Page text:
Fred F. Sears

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Frederick Francis Sears (July 7, 1913 – November 30, 1957) was an American film actor and director.

Sears, formerly based in Boston as a dramatic director and instructor, was hired as a dialogue director by Columbia Pictures in 1946. He began playing incidental roles in Columbia's productions. The actors in Columbia's stock company were expected to perform in any kind of film, from adventures to musicals, to two-reel comedy shorts, to westerns and serials. Sears gradually received larger supporting roles (as "Fred Sears"), notably in the popular Blondie series and the long-running Charles Starrett western series. By 1949 Sears was so well established in the close-knit Starrett unit that he was allowed to direct, and he continued to helm the Starrett westerns (as "Fred F. Sears") until the studio retired the series in 1952. Toward the end of the series's run, the films were being made so cheaply that the scripts would incorporate lengthy excerpts from older films. In Bonanza Town (1951), director Sears also had to appear as an actor, to match footage from his performance in West of Dodge City (1947).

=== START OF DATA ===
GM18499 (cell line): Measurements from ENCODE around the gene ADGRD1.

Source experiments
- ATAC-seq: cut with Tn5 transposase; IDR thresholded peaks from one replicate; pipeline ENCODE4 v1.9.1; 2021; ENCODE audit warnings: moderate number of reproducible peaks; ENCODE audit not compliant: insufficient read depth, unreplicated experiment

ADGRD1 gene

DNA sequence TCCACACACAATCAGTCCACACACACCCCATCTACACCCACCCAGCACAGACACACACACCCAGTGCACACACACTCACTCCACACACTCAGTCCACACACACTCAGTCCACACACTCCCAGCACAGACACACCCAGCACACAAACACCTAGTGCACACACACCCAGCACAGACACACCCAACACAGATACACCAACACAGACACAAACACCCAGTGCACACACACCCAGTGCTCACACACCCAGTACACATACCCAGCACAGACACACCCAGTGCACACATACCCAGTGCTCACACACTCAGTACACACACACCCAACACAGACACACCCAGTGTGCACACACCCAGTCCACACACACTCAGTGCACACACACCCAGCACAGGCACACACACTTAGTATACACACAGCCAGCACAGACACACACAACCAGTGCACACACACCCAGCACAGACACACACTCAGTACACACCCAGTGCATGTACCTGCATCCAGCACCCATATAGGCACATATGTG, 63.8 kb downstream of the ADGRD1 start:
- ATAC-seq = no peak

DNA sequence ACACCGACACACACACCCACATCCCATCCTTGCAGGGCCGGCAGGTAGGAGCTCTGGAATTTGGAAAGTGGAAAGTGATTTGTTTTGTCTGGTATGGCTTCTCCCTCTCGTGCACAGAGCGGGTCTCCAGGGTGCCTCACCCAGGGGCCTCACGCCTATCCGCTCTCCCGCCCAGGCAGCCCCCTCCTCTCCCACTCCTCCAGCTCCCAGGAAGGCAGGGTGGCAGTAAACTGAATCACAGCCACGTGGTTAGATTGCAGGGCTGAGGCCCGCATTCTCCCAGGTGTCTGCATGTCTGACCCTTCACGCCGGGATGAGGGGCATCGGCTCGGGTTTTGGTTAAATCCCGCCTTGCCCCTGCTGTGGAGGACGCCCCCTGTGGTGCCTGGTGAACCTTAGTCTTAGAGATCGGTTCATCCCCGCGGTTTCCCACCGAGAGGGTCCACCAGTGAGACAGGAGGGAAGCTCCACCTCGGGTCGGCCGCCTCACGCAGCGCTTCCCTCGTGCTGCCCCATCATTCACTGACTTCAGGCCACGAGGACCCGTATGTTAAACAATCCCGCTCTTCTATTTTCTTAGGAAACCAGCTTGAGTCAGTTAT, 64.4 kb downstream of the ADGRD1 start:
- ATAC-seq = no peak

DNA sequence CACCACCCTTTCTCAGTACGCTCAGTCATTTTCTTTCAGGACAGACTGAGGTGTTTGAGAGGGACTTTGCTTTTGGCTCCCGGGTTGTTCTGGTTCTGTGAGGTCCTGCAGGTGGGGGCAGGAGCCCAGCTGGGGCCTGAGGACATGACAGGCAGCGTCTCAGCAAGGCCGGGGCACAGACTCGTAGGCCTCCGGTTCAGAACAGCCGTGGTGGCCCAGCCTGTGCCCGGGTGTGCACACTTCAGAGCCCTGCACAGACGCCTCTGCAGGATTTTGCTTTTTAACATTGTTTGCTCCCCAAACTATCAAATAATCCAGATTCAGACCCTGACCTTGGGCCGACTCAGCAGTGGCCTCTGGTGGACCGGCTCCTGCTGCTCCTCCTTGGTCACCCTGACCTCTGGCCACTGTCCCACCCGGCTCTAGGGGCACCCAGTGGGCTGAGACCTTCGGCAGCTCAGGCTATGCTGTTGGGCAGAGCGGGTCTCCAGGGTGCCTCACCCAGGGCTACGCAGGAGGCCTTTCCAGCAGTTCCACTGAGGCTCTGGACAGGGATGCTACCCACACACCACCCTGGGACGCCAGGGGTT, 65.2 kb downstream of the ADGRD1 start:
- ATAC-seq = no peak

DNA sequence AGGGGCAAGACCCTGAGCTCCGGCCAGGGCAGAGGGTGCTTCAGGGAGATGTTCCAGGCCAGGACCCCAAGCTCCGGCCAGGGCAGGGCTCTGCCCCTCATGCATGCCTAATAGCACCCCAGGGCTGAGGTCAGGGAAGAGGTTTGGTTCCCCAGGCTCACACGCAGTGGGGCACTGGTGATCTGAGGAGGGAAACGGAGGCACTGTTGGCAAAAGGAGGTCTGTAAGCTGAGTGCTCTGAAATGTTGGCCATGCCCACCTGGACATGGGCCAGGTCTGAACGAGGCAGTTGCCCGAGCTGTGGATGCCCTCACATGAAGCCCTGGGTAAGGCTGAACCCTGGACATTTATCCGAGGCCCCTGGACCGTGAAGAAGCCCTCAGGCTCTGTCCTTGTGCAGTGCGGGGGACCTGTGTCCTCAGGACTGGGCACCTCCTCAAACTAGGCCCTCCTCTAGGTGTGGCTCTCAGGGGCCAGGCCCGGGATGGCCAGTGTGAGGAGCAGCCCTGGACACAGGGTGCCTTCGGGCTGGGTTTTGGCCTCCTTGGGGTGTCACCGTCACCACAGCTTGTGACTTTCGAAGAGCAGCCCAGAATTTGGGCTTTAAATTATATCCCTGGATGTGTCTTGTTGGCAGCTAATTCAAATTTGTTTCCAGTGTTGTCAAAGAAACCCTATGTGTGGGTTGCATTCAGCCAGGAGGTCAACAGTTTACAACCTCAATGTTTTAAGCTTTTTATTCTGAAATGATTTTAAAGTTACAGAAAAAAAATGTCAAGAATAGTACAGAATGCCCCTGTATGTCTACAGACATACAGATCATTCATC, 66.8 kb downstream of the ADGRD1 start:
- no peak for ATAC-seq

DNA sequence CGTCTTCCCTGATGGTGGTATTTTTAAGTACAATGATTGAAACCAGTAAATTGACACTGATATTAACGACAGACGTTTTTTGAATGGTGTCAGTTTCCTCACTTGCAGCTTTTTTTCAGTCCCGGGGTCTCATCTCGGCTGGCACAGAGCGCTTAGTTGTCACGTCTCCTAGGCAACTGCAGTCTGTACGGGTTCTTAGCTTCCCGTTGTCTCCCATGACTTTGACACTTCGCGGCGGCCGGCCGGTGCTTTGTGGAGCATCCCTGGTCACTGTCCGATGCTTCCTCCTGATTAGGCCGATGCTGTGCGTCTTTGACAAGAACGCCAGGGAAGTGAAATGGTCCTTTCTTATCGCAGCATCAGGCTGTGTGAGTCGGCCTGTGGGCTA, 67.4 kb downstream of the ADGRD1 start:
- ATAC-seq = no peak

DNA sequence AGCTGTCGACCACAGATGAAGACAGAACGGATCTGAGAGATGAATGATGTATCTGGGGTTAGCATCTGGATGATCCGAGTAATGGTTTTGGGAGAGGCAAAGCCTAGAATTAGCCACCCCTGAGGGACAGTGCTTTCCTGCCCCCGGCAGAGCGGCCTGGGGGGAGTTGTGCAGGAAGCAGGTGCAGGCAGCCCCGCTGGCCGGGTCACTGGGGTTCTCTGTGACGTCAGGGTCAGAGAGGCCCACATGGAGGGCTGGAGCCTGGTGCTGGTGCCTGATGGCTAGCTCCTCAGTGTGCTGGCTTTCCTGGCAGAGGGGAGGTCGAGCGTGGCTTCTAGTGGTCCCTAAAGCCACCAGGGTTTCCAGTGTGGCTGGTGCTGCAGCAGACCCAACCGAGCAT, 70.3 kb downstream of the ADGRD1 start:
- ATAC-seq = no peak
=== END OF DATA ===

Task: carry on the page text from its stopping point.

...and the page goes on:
Sears's budget-stretching skills attracted the attention of Columbia staff producer Sam Katzman. Katzman was a notoriously cheap producer, making topical films so quickly that they could be playing in theaters while the topic was still hot. Katzman recruited Sears for the 1952 serial Blackhawk, and after Sears was relieved of the Charles Starrett features, Katzman offered Sears full-time work in his unit. For the next five years Fred Sears worked steadily as a contract director, having no particular style or specialty of his own but capable of working in various genres. His most famous films are probably the Bill Haley musicals Rock Around the Clock and Don't Knock the Rock, and the science-fiction features Earth vs. the Flying Saucers and The Giant Claw.

Sears might have continued indefinitely with Sam Katzman but he died in late 1957, at the age of 44. His final films were released posthumously.


Further reading[edit]

Dixon, Wheeler Winston. Lost in the Fifties: Recovering Phantom Hollywood. Southern Illinois University Press, 2005.


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